Invasive species in London
Lyndsey Cox, GiGL Community Manager
A non-native species is classed as any that didn’t naturally occur before people first arrived in the UK. Non-natives are prevalent in London and the UK as a whole, where they are often naturalised and provide an important function within local ecosystems. They are generally not a cause for concern and can often be a celebrated part of life.
However, the increasing mobility of species due to human activity has brought many into ecosystems that have developed without the natural checks that limit their numbers or growth. This allows some species to increase in population size until they cause damage to the local ecosystem, impact on human health or result in a cost to the economy. These are the species which are classed as invasive non-natives.
It’s worth noting that any species native to one country or area, including the UK, could become a problem in another and behave in an invasive way.
According to a report titled “The economic cost of invasive non-native species on Great Britain” released by CABI in 2010, Invasive non-native species (INNS) are one of the largest threats to global biodiversity after habitat loss and destruction. They cost the British economy an estimated £1.7 billion annually through direct damage, health implications, the impact on ecosystem services and the cost of control.
Uniquely, the highly urbanised nature of London and the anticipated impacts of climate change are likely to exacerbate the effects of invasive non-native species.
The London Invasive Species Initiative (LISI) was created specifically to help address these environmental and economic problems within the Greater London area. Part of the group’s achievements was to produce a London Invasive Species Plan (LISP). Based on the structure of The Invasive Non-Native Species Framework Strategy for Great Britain, published by Defra, and the Scottish and Welsh Governments, the LISP aims to provide a coordinated approach to address invasive non-native species within Greater London.
Records of species that are known to be invasive non-natives, as defined by LISI, are highlighted as such within the GiGL database and in our species lists, reports and other outputs. A list of the LISI species of concern can be downloaded here. There are currently 93,604 records of invasive non-natives in the GiGL database, across 6 categories. The majority of our records fall into Category 3 and 4:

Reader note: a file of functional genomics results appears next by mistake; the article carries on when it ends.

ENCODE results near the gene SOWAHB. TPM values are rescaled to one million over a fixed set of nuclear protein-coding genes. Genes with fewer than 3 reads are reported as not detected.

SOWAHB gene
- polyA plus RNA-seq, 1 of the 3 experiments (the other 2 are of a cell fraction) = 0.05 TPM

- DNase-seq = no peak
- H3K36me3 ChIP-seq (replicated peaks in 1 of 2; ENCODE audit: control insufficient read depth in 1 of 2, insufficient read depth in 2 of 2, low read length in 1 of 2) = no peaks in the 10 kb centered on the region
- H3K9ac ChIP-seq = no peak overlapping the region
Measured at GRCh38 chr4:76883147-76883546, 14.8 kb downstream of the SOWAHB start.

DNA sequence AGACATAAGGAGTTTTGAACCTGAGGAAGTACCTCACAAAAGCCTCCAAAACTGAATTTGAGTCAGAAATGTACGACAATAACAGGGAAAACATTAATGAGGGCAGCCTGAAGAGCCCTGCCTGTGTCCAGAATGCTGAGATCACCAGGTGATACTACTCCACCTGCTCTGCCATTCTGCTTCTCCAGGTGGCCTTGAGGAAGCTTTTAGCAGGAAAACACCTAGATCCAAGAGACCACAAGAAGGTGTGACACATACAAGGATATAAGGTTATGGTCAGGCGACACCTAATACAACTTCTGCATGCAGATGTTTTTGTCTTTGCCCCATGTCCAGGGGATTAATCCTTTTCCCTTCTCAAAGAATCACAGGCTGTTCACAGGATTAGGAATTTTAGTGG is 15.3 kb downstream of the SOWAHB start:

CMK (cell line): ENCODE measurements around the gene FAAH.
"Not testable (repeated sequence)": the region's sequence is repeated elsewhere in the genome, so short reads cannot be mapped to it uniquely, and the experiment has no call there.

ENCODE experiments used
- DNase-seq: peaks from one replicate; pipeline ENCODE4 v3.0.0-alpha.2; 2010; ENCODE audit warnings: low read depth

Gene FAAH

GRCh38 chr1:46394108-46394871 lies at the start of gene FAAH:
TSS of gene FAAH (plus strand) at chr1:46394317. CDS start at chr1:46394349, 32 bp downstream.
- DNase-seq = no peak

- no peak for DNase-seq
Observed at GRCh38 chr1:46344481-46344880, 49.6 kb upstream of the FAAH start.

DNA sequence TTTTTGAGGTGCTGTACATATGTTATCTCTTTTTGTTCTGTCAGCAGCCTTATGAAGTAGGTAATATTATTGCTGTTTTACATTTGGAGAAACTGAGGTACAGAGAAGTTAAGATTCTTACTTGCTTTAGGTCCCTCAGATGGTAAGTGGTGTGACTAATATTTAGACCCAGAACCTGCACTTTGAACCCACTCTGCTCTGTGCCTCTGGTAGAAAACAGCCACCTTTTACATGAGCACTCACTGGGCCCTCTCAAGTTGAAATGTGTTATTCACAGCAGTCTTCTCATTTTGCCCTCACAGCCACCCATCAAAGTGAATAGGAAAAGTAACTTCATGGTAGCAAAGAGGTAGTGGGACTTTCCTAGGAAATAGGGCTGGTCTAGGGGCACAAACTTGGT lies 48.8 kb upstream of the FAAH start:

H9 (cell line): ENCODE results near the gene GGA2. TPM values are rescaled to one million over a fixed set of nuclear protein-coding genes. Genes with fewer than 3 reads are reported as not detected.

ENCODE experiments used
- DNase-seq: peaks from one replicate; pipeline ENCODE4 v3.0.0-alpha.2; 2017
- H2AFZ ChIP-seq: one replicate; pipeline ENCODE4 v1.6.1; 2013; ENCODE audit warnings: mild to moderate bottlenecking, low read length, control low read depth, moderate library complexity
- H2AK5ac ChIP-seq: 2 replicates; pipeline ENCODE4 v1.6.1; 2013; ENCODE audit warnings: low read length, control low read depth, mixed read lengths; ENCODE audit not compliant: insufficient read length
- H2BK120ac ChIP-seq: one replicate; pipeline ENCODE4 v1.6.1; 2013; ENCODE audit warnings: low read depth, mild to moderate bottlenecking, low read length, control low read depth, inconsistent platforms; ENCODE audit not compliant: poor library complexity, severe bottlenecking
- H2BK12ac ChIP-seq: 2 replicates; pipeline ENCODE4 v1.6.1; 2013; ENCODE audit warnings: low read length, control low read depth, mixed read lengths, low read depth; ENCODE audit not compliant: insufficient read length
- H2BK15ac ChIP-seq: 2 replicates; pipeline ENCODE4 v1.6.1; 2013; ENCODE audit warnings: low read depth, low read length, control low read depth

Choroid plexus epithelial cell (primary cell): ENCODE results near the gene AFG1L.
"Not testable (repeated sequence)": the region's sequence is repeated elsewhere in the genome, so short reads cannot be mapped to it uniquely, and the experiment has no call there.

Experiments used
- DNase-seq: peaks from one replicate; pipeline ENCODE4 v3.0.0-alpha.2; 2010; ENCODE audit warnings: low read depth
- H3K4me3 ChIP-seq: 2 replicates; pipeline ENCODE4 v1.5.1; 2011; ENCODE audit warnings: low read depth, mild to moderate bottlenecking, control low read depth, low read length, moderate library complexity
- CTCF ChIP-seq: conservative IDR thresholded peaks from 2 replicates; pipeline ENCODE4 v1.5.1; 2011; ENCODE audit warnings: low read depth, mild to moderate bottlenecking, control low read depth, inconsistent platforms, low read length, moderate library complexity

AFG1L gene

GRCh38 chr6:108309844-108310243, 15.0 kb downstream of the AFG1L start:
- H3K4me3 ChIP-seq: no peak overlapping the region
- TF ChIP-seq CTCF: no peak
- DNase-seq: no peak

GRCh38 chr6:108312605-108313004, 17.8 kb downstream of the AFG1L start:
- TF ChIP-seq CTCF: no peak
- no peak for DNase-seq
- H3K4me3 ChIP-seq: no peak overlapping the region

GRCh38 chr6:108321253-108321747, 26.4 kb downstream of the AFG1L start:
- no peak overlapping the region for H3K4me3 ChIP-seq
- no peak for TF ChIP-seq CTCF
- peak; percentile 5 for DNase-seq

|Category_3||Species of high impact or concern which are widespread in London and require concerted, coordinated and extensive action to control/eradicate. 25,690 records|
|Category 4||Species which are widespread for which eradication is not feasible but where avoiding spread to other sites may be required. 48,420 records|
Japanese knotweed (Fallopia japonica) is an invasive non-native which falls into Category 3. It is an herbaceous perennial, with tall bamboo like stems which can grow up to 3 meters tall and white flowers towards the end of summer. The roots of Japanese knotweed can grow 1m deep, making them extremely difficult to dig out, and the plant can grow through cracks in brickwork and pipework, making it an expensive problem. It is against the law to allow Japanese knotweed on your land to spread onto other people’s property or into the wild.
Identifying and Recording Japanese Knotweed with Horticulture Magazine’s National Initiative
Thomas O’Rourke, Horticulture Magazine
Japanese Knotweed is one of a number of invasive species affecting wide swathes of the UK. It is known to displace and ‘crowd out’ native vegetation with its aggressive growth and can easily spread through fragments of rhizome, which often find their way into streams and other waterways. Once established, the plant is incredibly resilient and very difficult to remove completely.
Horticulture Magazine have launched a new campaign aimed at helping people understand the scale of Japanese Knotweed cases in their local area. A new interactive map allows users to visualise live cases of Japanese Knotweed via a postcode search. It also includes guidelines on identifying the tell-tale signs of Knotweed – including the lobed green leaves, reddish shoots and distinctive white flowers which bloom in late summer.
Readers who have correctly identified Japanese Knotweed cases in their local area are encouraged to follow the guidelines on the map – with guidance on how to identify their Local Environmental Records Centre and submit their information.
This information helps environmental organisations develop management programmes to curtail the spread of this and other invasive species.
GiGL currently holds 5,613 records of Japanese knotweed from across Greater London. The earliest record in the database is from the 1950s, but it remains a huge problem nationally today.
The first step to managing and controlling these species is having an accurate picture of where they are.
If you think that you have spotted Japanese knotweed or any other invasive non-native then please report your sighting to GiGL using the online form: www.gigl.org.uk/submit-records/. You can also use the new interactive map from the Horticulture Magazine to visualise live cases of Japanese Knotweed in your area and see tips on identification.